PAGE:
When I say the word Gold digger I think most of us would picture a money hungry person that would stoop to whatever means necessary to get their hands on it. We have all seen the young buxom blondes who purposely pursue wealthy men that are old enough to be their grandfathers. They plead their genuine love for their victims, but they’re not fooling anyone, except the poor guy with deep pockets who is half deaf and blind and already losing his marbles.
People pursue wealth as if it will bring the fulfillment they longingly desire, while failing to realize that it can also produce some of the loneliest times you’ll ever have. They look for gold in all the wrong places.
I once attended the funeral of a 45 year old friend that I had known for over 20 years. It wasn’t a sad and morbid occasion like most funerals, although she is greatly missed. On many accounts it was a relief to see her suffering end. For years I and many others had watched our best friend deteriorate and fight for her life. She had a rare autoimmune disease similar to Lupus that was unrelenting for 15 years and gradually killed off her body. Every time I saw her she had lost the use of another bodily function.
She has been my inspiration for most of my life. Her life is one of courage and strength and overcoming the odds.
Her story is the one that ignited a fire in me at a young age to fight for the freedom of women.
She has faced abusive relationships, addictions and eating disorders head on and triumphantly conquered them all. She has shared her story of freedom all throughout Australia and inspired many to overcome their trials. Books have been written about her, other people have told stories about her.
Her life has inspired me to champion broken and marginalized women around the world as she pioneered the way.
She lived with more limitations than I care to even imagine yet I never once heard her complain. In all her 15 years of suffering, I never heard her moan about the life she should be living and what she was missing out on. She would push herself beyond limits to enjoy whatever aspects of life she was able to.
If you were to ask me how she stayed so positive under such dire circumstances, I would say she learnt how to dig for the gold in the dirt.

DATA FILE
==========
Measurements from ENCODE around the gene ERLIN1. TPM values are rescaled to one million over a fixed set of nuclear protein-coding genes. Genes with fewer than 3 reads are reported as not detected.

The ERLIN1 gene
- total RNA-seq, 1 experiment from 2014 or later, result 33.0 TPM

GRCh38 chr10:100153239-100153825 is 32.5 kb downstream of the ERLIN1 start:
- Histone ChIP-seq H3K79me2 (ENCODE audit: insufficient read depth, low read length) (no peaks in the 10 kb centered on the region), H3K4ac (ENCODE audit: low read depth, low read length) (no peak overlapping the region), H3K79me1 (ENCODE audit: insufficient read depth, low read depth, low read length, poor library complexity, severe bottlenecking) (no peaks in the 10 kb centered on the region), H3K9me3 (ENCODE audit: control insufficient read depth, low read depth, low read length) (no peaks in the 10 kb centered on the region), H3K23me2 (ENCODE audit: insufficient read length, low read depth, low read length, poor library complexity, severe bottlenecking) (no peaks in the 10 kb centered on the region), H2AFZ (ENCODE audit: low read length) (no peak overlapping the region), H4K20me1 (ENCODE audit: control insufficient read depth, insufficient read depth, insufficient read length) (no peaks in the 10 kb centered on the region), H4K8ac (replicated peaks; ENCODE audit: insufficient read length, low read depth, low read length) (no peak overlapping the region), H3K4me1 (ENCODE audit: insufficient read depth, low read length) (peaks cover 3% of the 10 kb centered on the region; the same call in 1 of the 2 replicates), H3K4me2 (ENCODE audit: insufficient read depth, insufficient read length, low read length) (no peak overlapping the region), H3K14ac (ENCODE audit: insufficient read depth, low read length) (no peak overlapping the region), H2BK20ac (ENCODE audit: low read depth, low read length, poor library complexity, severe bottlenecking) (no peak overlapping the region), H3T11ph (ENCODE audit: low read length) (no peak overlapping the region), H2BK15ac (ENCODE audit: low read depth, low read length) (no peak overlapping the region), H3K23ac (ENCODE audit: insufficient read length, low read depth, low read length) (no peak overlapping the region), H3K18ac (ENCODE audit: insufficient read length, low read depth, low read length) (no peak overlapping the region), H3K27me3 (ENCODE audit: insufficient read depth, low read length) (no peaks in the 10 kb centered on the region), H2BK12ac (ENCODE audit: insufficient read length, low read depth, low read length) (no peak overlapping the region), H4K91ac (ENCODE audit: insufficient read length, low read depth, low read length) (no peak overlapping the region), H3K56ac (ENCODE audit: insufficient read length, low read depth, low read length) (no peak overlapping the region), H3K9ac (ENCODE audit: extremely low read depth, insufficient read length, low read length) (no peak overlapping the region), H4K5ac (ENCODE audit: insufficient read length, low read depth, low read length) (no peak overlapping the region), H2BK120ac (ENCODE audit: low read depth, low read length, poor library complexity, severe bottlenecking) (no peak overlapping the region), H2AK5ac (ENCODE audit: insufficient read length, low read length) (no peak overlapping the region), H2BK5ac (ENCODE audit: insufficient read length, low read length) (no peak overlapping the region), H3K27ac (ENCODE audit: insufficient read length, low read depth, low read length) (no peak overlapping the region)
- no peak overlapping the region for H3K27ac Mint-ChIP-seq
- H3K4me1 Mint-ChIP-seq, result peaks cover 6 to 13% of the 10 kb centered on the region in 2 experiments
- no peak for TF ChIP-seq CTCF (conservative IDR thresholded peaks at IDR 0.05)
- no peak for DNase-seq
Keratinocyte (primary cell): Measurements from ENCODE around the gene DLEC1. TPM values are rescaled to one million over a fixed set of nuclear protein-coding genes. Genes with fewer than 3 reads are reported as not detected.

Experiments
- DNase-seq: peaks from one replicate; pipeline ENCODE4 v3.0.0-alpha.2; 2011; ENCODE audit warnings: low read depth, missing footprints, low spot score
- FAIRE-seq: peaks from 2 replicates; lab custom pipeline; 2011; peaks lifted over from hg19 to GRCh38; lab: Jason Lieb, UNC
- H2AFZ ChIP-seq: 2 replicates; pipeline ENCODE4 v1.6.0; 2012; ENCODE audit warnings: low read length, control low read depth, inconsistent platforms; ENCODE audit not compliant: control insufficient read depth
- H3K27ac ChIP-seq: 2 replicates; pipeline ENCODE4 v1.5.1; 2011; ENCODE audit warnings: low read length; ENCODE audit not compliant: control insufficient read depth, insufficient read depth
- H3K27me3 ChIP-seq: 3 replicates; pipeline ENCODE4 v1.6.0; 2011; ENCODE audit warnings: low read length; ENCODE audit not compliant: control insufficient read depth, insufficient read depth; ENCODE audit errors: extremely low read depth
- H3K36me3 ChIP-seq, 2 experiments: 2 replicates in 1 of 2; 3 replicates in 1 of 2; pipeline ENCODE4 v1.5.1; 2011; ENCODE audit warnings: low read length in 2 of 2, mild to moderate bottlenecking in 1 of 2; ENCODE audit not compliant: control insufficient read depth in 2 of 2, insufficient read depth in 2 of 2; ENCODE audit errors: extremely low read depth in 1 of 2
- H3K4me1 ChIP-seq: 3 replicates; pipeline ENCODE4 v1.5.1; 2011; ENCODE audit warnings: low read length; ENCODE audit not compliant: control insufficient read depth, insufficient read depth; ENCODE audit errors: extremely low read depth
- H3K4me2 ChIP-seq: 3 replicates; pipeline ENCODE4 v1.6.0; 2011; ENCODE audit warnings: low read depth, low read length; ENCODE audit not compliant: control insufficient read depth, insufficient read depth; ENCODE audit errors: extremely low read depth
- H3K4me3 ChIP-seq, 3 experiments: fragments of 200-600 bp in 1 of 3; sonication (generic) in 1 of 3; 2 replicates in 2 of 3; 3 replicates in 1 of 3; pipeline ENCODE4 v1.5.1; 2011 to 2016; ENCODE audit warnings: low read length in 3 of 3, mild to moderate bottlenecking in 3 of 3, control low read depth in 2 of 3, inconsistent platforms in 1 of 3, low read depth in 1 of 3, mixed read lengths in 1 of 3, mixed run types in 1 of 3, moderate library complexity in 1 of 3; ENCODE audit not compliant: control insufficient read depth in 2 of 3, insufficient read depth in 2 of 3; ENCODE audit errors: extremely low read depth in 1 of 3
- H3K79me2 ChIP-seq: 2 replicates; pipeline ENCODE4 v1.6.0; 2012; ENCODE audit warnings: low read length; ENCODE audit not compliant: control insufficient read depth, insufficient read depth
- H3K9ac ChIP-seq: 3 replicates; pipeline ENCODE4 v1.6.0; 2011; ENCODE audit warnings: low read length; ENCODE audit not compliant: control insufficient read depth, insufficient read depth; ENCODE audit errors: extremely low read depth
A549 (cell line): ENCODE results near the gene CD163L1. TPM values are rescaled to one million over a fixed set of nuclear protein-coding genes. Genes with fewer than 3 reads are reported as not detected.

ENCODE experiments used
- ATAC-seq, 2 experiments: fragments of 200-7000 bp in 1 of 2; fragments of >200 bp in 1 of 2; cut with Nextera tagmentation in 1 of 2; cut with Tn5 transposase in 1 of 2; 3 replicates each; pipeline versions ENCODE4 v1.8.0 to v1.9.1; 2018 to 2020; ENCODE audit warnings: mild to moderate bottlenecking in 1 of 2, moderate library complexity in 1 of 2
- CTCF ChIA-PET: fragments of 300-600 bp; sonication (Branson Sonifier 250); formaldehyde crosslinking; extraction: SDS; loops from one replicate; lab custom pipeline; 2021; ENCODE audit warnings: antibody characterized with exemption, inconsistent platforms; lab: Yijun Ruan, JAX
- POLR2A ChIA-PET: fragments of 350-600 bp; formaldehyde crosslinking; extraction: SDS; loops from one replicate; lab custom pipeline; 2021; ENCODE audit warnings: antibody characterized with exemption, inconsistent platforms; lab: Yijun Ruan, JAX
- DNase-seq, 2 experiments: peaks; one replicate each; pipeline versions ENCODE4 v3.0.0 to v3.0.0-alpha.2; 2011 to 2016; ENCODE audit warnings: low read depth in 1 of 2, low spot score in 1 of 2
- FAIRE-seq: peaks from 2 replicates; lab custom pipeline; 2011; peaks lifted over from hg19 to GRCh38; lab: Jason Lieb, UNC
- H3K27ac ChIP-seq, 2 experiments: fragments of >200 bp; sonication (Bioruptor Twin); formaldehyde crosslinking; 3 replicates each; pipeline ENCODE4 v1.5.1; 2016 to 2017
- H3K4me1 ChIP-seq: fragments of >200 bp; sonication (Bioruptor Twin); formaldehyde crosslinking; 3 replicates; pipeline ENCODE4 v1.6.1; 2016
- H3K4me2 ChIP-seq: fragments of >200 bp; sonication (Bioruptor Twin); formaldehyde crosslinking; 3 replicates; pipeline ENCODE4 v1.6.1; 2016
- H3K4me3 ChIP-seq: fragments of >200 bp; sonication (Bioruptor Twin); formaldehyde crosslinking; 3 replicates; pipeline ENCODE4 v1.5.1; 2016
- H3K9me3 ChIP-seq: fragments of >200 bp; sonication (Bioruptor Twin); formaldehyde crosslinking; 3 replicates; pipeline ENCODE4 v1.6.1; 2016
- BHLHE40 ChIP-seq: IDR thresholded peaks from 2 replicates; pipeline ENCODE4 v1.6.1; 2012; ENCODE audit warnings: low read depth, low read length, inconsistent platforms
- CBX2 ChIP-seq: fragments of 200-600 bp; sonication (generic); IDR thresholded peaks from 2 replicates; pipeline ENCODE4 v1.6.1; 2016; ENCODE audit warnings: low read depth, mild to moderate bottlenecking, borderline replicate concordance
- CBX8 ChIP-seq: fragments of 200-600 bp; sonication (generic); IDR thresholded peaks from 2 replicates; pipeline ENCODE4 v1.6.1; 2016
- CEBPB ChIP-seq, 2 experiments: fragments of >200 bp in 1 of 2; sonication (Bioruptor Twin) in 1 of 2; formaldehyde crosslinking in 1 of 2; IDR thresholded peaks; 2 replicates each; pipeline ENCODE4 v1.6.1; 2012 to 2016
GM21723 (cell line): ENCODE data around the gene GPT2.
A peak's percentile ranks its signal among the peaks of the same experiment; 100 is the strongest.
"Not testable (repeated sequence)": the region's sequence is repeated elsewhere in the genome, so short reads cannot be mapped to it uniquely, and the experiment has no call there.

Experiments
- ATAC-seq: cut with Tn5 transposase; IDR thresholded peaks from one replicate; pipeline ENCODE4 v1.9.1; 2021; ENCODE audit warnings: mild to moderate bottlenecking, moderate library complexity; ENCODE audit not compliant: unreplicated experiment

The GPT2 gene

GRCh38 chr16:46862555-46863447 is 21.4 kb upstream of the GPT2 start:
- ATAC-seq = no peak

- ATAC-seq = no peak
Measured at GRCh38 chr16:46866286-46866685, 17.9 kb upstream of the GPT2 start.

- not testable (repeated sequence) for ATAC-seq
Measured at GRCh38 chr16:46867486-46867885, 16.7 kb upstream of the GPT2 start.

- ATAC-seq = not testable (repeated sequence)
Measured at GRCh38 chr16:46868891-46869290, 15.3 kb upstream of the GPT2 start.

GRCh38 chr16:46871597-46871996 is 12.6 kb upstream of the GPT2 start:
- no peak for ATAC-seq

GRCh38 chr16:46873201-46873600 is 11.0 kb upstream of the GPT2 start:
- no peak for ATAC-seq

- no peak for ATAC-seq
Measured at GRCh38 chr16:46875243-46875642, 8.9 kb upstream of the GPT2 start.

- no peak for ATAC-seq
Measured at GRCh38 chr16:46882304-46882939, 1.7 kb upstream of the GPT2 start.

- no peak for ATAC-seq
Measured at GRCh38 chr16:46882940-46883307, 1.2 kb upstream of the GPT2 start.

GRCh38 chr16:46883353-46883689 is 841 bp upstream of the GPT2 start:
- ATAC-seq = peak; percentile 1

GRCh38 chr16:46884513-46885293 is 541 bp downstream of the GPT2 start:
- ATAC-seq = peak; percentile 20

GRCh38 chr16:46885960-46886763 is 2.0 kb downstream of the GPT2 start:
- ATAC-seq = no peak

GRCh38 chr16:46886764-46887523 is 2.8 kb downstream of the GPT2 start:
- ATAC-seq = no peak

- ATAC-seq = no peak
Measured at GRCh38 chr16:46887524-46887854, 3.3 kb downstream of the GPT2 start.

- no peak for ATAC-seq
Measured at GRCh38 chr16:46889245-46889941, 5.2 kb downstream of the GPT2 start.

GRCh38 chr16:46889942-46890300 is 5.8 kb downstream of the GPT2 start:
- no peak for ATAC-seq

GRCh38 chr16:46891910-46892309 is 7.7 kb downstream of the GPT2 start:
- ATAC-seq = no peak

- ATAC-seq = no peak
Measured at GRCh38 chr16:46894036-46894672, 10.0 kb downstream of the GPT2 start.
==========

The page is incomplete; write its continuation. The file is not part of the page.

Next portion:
This picture is the last time that I saw her and it was just 3 months before she died. She was looking deathly sick and thin, she wasn’t able to cope with a long visit yet she spent the entire time asking about our life. Every time I asked her about her situation, she would always turn it around so that we were telling her our news. She was living her life through our stories, she was digging for the gold in the dirt.
I remember many times when I was still living in England and heard that she had needed an emergency operation. I would phone and talk to her in her hospital bed expecting to hear all her moans and groans but instead I would only ever hear of the things that set her heart alight.
Every day she would dig for the gold in the soil.
She would find joy in the encouragement she was able to give to the people in the beds next to her, the flowers she would receive from a caring friend, the visit from her parents, the phone call from me on the other side of the world, the surprise of her doctors when she would be so positive in such bleak circumstances. She brought so much joy and courage to other people. She would rarely talk of the immense pain and discomfort she was in.
She has taught me that, no matter how bleak things look, how hard things get, there are always things to be grateful for even if we have to dig deep for it.
She taught me that when you look for the gold in every situation then you will find your freedom no matter what chains restrain you.
If I could use her life to redefine the word gold digger then it would be this: ‘A person who knows how to dig deep and find what is truly valuable in life’ Jenni Fairbairn you were the greatest gold digger I have ever known. May you now rest in peace and enjoy your freedom.
Philippians 4:12 NLT ‘I know how to live on almost nothing or with everything. I have learned the secret of living in every situation, whether it is with a full stomach or empty, with plenty or little.’